Lollar Vintage-T Tone Experiments

galibier_un

Silver Supporting Member
Messages
1,708
Hi all,

[edit] Scroll to second post for solution to bridge pickup treble rolloff and the 120Hz buzz. I'm leaving this post intact, as it may help others and at a minimum hints at the Vintage-T's attributes. I am profoundly in love with these pickups.

I just installed a set of Vintage-T's in a partscaster and have some comments as well as a couple of questions (scroll to the bottom for the questions). The Vintage-T's are installed in the following partscaster:
  • Classic Vibe Tele body (alder?)
  • USACG neck (maple with maple fingerboard)
  • Vintage ashtray bridge with RS Guitarworks steel compensated saddles
  • Fender/Schaller locking tuners
  • Mullard mustard cap in the tone control (.015uF - I'm not a fan of .047's), bypassed with a 4700pF silver mica.
  • 4-way switch installed (Lollar did the ground splitting - dedicated shield wire soldered to the neck pickup cover)
These are the pickups I need, but not the ones I thought I wanted. They render a glorious harmonic presentation through the neck pickup, and I wouldn't change a thing. I'm finding myself exploring new sections of the fingerboard, and I can't think of a higher compliment. Almost every description I've read of them is accurate - a great, all around Tele pickup set with a full midrange, and not the most twang (of course, there are the Vintage '52's and Alnico 3's for that).

Something has been bugging me however, and I wonder if it's user error. I expected (wanted?) a bit more twang from the bridge pickup.

My other Tele has Don Mare Hot Bakelites, a swamp ash body, USACG maple neck (pau ferro fingerboard), the same bridge/saddles and tuners, and 4-way switch. BTW, it has hosted the above maple/maple neck and its character was very similar with both necks.

I love both guitars for different reasons … as it should be.

One thing that I've never experienced in a Tele however, is so little tonal difference between the bridge and the neck pickup and this is what gives me pause ...

Oh yes … amps being played through are a home build 5E3 (ClassicTone output transformer/WGS G12C speaker) and an early Redplate Blackverb (with the original WGS speaker in an oversized, Blues Machine cabinet).

Question #1: Bridge Treble

I'd like to explore getting a bit more twang from the Vintage-T's bridge, if only to discover what's possible (even if I revert to the current setup). Here's what I've done so far:
  • I've taken the tone pot out of circuit (a barely noticeable change when compared with the tone pot in circuit and set to "10" - wide open).
  • I've adjusted the bridge pickup "down" as far as 3/16" from the high-E and 1/4" from the low-E string (minimal change).
  • I changed to a 500K volume pot (the tone pot remains at 250K). This opened things up a bit, and was by no means shrill or harsh.
  • Currently, there's no bleeder circuit on the volume pot. I do notice a fairly substantial treble roll-off from "10" to "8". It's another thing I've never noticed quite so much in a pickup before.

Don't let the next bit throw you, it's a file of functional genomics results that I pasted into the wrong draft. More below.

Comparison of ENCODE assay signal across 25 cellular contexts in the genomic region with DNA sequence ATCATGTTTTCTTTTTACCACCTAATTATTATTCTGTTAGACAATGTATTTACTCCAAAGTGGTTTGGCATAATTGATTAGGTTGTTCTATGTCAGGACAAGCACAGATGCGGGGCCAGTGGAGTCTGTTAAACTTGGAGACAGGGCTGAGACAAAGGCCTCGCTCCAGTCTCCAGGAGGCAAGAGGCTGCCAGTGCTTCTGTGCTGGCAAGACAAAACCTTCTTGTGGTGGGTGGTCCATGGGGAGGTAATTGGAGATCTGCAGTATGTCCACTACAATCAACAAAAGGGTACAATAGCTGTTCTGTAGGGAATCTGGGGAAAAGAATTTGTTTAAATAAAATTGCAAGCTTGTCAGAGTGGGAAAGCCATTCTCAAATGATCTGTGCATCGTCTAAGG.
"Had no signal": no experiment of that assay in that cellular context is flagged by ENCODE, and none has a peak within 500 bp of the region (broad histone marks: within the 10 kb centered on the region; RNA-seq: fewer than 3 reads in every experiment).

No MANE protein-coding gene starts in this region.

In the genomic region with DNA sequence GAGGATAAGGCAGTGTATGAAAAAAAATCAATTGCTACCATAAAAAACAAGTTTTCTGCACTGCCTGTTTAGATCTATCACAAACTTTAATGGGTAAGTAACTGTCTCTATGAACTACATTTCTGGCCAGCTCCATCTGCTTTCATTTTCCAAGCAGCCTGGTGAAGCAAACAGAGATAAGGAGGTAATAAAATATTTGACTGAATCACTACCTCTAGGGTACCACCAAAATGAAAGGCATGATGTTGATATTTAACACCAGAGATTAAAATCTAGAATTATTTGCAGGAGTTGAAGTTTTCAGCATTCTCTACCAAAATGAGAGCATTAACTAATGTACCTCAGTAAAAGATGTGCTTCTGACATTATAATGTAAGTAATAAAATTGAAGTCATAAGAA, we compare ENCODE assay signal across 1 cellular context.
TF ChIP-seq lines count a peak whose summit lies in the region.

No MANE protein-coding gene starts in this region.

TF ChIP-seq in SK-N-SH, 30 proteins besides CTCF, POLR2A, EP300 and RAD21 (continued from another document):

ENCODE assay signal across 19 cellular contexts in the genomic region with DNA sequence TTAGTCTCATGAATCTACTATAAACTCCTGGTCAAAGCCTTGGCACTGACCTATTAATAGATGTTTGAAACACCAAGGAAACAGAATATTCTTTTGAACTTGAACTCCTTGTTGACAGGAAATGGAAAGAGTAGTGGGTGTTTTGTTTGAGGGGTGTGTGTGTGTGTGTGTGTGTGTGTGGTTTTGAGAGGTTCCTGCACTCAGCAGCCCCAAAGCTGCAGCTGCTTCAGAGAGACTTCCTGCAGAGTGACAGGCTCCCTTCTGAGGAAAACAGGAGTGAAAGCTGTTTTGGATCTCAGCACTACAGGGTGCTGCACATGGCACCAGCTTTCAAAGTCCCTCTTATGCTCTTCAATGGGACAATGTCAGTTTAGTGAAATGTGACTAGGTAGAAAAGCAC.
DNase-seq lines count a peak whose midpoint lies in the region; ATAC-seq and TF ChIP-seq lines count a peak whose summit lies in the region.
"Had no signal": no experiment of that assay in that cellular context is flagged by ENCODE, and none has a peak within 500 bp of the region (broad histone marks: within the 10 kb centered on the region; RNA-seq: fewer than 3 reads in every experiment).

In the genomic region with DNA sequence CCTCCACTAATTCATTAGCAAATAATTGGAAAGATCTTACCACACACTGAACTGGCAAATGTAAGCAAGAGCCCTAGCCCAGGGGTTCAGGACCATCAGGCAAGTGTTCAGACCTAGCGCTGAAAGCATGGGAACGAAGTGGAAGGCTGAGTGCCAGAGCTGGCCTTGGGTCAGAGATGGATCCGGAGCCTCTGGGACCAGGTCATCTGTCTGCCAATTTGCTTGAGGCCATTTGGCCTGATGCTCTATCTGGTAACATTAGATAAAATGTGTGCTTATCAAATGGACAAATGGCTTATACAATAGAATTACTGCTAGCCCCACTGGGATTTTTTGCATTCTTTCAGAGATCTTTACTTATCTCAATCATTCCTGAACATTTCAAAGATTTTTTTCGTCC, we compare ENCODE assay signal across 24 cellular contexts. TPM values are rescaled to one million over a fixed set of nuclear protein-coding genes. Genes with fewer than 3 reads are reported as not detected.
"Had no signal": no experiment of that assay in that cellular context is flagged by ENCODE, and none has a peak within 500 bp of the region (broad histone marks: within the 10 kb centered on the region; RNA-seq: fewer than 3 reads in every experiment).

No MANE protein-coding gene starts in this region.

Have I taken it as far as it will go? A 1 meg volume pot perhaps? I'm inclined to play with bleeder circuits to explore the treble falloff below full volume, but this would still leave me wanting some top end (at "10" on the tone knob).

Another thought: could this alder(?) body sucking that many highs? In general (with Tele style guitars), I've found the popular body woods (swamp ash, alder) have considerably less influence on tone, than necks, pickups, and (to a lesser extent) bridges. My sample size is small however, and I know others would differ. Keep in mind that the maple/maple neck has previously lived on the swamp ash Tele and it didn't suck highs from that guitar.

Question #2: Minor buzz (120 Hz):

This one is really minor. The neck pickup cover's ground wire was split off from the pickup's negative wire by Lollar (remember, I'm using a 4-way switch) and I'm getting a good ohm reading between the pickup cover and (for example) the switch plate - about .3 ohm.

The buzz is gone in both the 4th position (bridge + neck in series), and the bridge-only position. It's only there in the neck only or the neck + bridge in parallel position. My other grounds measure well (i.e. the switchable ground for the 4-way switch has low resistance to the switch plate).

I'm wondering if there's anything unique to the character of the Vintage-T neck pickup that would lend to this. I've read that some pickups with more coil windings are more susceptible to hum and buzz.

Thanks!
Thom
 
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galibier_un

Silver Supporting Member
Messages
1,708
Follow-up ...

OK let me start by saying that these are the pickups that this Jeff Senn interview inspired me to buy (some tasty playing interspersed in this interview).

I continue to find new places on the fingerboard as the harmonics these pickups produce have a psychotropic effect and invite me to explore.



The solutions (to above questions):

  1. An either defective or miswired 4-way switch. I don't know what it is about these 4-way switches, but I re-installed a 3-way switch, and voila! The bridge has all of the twang you'd ever want. I re-installed the 250K volume pot (which was removed, in favor of a 500K), because the bridge was on the "hot" side :D

    I double checked the wiring on the 4-way, and it looks fine. Last week, I received an Oaks Grigsby 4-way from Stewmac, and the contacts were misaligned. This second one was an original Fender part. This must be the universe telling me to use a 3-way on this guitar.

  2. The buzz (sound of hand slapping forehead)? I had cranked the treble on my Blackverb to 10. Restored to its typical 5-6 position and all is fine.

I'm in love with these pickups.

Cheers,
Thom
 
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